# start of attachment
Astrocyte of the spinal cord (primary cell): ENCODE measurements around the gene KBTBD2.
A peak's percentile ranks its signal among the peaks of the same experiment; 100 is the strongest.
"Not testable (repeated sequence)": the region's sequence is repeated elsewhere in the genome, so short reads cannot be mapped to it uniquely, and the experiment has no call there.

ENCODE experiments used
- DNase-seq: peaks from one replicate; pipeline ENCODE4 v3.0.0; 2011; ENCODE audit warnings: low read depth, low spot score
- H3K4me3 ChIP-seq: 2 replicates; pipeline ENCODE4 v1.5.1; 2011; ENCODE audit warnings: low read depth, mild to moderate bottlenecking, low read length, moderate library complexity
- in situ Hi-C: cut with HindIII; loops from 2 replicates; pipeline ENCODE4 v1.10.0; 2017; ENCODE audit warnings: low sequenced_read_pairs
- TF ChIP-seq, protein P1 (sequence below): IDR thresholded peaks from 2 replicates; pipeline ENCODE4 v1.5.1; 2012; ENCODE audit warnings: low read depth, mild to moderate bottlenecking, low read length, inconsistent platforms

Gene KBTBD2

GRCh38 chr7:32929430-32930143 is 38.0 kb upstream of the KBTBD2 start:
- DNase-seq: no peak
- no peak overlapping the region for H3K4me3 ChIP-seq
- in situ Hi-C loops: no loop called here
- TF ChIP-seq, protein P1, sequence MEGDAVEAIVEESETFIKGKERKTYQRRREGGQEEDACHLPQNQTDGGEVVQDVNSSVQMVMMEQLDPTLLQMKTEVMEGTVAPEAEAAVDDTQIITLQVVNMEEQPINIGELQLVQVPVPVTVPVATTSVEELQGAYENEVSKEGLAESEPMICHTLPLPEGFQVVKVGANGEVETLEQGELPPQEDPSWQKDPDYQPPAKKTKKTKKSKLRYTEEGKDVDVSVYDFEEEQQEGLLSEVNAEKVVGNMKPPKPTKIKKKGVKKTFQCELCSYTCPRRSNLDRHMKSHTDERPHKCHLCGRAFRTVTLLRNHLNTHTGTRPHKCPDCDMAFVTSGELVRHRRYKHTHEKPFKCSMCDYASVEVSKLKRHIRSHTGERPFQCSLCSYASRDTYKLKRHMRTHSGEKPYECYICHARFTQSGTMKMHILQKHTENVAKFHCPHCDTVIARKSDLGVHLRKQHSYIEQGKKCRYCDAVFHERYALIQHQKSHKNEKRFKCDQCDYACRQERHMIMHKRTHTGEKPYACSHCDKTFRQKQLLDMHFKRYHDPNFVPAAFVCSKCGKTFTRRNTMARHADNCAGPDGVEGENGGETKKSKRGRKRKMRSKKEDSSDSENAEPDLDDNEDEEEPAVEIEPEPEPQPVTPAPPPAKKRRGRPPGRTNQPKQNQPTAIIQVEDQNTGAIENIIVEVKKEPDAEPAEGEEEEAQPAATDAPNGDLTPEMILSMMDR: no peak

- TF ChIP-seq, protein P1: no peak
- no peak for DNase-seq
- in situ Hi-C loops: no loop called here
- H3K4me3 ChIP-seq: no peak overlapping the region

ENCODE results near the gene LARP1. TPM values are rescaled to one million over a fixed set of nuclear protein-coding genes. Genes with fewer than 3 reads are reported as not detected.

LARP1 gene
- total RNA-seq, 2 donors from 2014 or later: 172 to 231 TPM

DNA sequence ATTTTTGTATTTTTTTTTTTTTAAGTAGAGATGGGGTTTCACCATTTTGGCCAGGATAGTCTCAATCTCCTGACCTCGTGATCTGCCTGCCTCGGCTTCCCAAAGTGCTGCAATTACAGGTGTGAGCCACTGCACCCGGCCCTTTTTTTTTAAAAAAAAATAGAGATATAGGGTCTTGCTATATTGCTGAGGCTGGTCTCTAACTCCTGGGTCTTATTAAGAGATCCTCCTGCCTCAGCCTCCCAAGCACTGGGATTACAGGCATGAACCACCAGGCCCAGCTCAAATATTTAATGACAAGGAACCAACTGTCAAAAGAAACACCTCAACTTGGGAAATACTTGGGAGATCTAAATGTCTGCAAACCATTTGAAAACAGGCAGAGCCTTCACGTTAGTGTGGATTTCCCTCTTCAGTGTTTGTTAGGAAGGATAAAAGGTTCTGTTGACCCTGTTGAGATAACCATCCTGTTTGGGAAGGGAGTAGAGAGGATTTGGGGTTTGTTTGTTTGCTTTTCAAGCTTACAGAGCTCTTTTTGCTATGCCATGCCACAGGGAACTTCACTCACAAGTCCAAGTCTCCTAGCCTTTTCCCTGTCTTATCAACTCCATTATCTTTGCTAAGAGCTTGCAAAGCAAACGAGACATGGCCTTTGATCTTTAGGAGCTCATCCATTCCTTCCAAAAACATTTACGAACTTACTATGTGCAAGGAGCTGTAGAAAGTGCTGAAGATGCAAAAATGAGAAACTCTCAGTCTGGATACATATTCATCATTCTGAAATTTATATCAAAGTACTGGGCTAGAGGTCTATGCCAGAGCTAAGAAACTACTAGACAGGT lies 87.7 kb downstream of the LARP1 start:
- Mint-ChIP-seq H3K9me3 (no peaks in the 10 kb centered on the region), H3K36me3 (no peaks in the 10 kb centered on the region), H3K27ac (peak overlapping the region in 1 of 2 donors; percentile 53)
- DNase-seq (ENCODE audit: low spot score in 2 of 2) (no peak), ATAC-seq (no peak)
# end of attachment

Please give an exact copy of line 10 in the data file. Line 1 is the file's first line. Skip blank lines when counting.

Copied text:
GRCh38 chr7:32929430-32930143 is 38.0 kb upstream of the KBTBD2 start: